A Filter, A Lens, and A Prism: Three Ways Christ Applies the Law of Moses to New Covenant Disciples


One of the most challenging aspects of reading the Bible is applying the old covenant law to the new covenant follower of Christ. As the book Five Views on Law and Gospel illustrates, there are multiple ways in which Christians have sought to apply the Old Testament and its legal demands to the church today. And one of the most familiar ways is to differentiate three parts of the law.

Typically divided as moral, civil, and ceremonial, the tripartite approach to the Old Testament argues that some laws are eternal and unchanging (the moral); others are related to the theocracy given to  Israel (the civil); still others are related to the system of priests, sacrifices, and the temple (the ceremonial). In Christ, the civil and ceremonial came to their completion, while the moral law continues unabated.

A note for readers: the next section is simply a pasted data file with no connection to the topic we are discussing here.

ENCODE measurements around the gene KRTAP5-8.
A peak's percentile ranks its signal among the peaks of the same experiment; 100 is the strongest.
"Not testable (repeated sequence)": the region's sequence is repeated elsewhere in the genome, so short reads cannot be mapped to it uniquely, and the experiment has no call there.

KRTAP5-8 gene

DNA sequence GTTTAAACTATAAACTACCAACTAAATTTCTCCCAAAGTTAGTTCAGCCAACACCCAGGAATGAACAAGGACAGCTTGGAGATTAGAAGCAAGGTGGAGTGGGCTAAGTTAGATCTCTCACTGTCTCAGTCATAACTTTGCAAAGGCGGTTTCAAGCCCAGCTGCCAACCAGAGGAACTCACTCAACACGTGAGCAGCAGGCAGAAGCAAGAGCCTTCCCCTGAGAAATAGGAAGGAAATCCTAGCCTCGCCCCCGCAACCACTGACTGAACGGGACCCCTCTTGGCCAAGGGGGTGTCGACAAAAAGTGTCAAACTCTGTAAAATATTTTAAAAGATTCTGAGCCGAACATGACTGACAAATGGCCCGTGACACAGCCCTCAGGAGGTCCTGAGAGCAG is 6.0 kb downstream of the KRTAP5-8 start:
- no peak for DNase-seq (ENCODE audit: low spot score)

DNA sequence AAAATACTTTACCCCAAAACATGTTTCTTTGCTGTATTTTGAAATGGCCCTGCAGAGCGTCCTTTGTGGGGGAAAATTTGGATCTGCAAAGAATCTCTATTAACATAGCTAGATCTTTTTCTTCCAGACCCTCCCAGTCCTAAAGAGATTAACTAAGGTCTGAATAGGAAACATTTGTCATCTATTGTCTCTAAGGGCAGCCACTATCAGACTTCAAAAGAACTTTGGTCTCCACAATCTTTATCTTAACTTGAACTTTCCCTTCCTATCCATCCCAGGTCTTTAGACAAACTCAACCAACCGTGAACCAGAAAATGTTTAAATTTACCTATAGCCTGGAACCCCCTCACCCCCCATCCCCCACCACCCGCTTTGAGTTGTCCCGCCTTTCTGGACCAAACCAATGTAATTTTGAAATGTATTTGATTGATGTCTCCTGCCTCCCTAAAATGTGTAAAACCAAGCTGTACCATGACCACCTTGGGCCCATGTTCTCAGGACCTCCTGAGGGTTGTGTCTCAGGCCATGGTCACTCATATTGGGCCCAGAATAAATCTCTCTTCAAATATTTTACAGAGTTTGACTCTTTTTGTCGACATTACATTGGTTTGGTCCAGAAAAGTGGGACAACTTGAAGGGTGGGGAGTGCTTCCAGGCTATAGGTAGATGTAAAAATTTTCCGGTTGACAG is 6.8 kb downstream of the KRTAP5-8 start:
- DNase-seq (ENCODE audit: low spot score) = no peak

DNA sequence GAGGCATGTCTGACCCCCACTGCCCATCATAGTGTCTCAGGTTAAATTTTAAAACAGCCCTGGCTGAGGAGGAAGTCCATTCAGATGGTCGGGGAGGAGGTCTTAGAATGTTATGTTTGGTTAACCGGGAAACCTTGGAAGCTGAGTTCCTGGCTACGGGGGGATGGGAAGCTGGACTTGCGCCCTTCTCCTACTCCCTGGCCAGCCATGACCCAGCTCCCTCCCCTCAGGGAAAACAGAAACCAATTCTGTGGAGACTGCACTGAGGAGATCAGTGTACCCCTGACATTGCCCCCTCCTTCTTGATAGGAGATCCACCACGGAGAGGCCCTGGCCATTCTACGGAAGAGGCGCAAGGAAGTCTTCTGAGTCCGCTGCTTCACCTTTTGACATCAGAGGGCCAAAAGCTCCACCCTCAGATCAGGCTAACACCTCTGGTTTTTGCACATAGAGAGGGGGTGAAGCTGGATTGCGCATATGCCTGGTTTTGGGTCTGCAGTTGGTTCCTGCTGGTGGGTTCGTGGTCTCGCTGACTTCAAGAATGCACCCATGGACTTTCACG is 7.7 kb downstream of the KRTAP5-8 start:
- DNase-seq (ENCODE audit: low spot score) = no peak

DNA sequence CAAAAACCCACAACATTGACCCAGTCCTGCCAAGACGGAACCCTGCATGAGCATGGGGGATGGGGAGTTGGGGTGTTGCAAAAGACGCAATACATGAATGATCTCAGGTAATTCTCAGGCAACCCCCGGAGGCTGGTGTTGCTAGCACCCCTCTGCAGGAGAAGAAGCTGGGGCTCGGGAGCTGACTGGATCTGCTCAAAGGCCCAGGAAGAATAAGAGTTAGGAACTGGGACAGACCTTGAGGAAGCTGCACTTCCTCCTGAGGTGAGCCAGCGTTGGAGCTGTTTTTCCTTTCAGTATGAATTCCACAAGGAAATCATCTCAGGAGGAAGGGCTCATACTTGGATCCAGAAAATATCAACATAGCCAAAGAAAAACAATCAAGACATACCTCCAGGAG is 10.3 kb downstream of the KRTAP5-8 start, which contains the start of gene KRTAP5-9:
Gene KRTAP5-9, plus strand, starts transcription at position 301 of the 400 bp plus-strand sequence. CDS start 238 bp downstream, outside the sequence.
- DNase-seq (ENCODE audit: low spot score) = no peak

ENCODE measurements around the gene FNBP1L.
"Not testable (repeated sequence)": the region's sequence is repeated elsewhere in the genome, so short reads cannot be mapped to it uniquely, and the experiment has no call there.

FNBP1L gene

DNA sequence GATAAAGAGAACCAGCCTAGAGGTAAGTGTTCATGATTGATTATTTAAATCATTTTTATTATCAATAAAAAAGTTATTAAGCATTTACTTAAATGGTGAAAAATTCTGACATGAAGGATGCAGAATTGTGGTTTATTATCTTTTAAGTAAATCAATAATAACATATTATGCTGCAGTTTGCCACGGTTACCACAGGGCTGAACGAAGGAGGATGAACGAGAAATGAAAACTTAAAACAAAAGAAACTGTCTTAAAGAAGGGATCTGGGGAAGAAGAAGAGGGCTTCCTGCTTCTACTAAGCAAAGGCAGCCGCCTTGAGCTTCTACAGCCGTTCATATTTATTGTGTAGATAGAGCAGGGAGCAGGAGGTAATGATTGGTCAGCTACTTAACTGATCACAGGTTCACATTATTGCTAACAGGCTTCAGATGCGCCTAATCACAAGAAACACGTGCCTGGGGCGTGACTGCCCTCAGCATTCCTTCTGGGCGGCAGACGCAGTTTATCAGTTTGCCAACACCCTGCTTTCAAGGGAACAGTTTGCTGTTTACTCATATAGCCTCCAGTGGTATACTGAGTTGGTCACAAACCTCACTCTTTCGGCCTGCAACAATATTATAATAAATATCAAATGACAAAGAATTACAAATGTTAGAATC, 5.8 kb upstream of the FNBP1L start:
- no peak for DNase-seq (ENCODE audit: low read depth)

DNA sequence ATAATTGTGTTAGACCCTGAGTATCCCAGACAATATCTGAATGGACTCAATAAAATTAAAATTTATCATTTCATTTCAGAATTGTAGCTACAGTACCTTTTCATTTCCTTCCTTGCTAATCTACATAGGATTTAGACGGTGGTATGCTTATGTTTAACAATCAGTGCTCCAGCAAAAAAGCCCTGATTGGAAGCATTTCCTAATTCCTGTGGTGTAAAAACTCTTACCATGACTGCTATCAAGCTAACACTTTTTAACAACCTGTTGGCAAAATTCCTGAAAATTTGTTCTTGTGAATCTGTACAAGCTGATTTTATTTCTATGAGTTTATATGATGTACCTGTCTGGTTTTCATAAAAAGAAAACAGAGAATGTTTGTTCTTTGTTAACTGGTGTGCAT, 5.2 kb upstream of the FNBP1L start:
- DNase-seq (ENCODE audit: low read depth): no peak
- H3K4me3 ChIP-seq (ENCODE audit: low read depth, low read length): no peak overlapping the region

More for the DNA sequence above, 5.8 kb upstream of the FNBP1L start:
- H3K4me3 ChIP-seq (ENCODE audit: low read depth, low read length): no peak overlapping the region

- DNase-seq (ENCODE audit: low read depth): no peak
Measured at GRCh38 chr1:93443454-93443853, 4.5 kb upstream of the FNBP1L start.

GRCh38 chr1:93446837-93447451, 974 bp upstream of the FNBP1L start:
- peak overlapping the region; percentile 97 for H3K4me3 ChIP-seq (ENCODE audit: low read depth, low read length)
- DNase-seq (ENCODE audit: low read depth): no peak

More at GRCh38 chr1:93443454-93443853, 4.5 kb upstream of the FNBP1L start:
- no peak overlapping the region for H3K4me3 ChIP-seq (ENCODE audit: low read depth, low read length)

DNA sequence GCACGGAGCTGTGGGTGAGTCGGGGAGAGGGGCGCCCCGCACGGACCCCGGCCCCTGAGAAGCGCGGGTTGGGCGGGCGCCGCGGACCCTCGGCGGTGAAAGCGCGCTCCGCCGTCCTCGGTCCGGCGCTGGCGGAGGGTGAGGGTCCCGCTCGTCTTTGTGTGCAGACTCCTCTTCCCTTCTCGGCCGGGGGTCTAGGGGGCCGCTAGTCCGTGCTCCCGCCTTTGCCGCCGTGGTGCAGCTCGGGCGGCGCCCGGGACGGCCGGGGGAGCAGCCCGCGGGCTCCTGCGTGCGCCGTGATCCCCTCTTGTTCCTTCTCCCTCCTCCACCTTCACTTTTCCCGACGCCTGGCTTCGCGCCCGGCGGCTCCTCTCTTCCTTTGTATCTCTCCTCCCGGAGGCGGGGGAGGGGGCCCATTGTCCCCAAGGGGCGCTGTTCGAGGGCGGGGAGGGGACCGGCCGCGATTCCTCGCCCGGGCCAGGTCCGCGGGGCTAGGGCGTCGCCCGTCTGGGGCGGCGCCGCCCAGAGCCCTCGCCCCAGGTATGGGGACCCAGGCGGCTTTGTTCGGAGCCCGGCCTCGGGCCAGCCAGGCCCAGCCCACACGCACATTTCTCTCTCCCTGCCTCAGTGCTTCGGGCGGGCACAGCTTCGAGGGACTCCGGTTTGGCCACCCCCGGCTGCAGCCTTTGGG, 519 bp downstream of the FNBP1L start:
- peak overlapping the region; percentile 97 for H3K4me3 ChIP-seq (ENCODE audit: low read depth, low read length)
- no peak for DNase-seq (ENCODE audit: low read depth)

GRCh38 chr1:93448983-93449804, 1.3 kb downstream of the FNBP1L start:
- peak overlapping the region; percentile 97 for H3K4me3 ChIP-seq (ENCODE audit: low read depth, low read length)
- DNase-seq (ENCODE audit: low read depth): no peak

The trouble with this approach is that the Old Testament never specifies the tripartite division and in many places the moral, civil, and ceremonial overlap. Still, we must make some sense of the way parts of the law continue and others do not. And historically, the tripartite division has a long tradition of helping Christians think carefully about the Bible, the Law, and the Gospel. Still, it is not the only way and there may be better approaches.

Addressing this subject, I have found help in the way Jonathan Lunde uses three images to describe the way in which Christ fulfills the law. In his book Following Jesus, the Servant Kinghe spends three chapters outlining the way Christ fulfills the law of Moses. Focusing much of his attention on the Sermon on the Mount, he specifies the way Christ functions as filter, lens, and prism. In some ways, Christ brings the laws of Moses to an end (filter); in others, he clarifies what the law already meant (lens); and still in other ways, he heightens the demands of the law (prism).